Value in Health Care: In the Eye of the Beholder

Value is defined differently depending on who is defining it. Still, whether value is being defined by the health care provider, the payer, the patient, or industry, the importance of evidence-based treatment decisions and care practices is acknowledged by all stakeholders.

Value to payers is often defined in terms of lower health care costs and improved patient outcomes, translated into lower resource utilization. Chronic obstructive pulmonary disease (COPD) has a high prevalence among older adults and is the third leading cause of mortality in the United States. COPD exacerbations can require hospitalizations, resulting in high morbidity and economic burden. In a retrospective cohort study, Flavia Ejzykowicz, PhD, and colleagues compare inpatient resource use and direct health care costs among patients with COPD treated with short-acting beta agonists (SABAs) or long-acting beta agonists (LABAs). The results demonstrate the impact of treatment decisions on value for payers (page 31).

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What’s in a Pathway?

When Determining Value in Cancer Care, Don’t Forget the Patient

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In some cases, such as with the implementation of a clinical pathway, improved value to all stakeholders can be achieved simultaneuously: value to the payer, in the form of cost savings; valye to the provider, in the form of decision support; and value to the patient, in the form of improved clinical outcomes. Aymen Elfiky, MD, MPH, MSc, and Marina Kaymakcalan, PharmD, describe a clinical pathways initiative to address the growing variations in care practices with the advent of new treatment approvals for advanced prostate cancer. A multidisciplinary group of providers, pharmacists, and quality improvement specialists developed and implemented a core set of decision support rules for the use of granulocyte colony stimulating factor (GCSF), a common growth factor support medication, as primary prophylaxis for prevention of treatment complications in advanced prostate cancer patients receiving palliative chemotherapy (page 39). As a result of improved treatment decision processes, all stakeholders were able to benefit.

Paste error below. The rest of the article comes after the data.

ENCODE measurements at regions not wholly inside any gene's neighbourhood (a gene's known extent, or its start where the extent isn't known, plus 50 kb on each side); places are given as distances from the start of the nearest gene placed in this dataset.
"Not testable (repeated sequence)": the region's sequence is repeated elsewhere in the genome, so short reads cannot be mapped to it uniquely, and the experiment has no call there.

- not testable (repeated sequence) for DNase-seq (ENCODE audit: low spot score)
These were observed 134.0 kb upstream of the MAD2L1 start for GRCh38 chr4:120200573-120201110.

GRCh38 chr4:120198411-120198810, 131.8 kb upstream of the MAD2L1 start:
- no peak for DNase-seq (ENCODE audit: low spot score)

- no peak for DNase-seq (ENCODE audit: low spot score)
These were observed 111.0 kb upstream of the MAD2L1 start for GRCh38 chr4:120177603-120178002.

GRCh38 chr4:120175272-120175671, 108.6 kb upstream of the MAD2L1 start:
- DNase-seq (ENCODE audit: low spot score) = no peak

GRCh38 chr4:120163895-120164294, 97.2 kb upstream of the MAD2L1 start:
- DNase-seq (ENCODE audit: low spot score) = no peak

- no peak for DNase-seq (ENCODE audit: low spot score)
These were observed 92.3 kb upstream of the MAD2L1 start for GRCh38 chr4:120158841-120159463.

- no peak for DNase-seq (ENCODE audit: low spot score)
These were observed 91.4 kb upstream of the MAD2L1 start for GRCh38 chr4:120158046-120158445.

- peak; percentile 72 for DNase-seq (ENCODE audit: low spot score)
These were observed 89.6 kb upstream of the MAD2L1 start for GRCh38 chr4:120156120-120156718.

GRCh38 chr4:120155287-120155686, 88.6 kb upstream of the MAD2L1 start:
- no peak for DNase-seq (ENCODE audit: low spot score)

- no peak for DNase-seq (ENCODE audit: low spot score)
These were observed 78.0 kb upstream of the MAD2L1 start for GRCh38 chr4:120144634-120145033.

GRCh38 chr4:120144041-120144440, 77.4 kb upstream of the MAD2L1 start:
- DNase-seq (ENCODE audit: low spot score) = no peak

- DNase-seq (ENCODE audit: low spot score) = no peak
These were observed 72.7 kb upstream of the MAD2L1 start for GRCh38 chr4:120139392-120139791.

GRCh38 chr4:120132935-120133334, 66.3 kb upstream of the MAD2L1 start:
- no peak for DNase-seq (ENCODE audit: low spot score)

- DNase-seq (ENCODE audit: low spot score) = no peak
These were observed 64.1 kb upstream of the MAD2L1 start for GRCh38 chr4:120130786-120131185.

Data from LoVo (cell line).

Elsewhere in this issue, value is further defined by the pharmaceutical industry, as the question of how price influences a product’s perceived value is explored (page 25), and by patients themselves, as the benefits of patient navigation outside the context of cancer care, and specifically within Alzheimer’s disease (AD) clinical pathways, are outlined (page 27).

The articles in this issue highlight different definitions of value, but they also demonstrate how often these definitions overlap. Improving the processes used to determine care for patients, such as through clinical pathways, has beneficial outcomes for all stakeholders involved.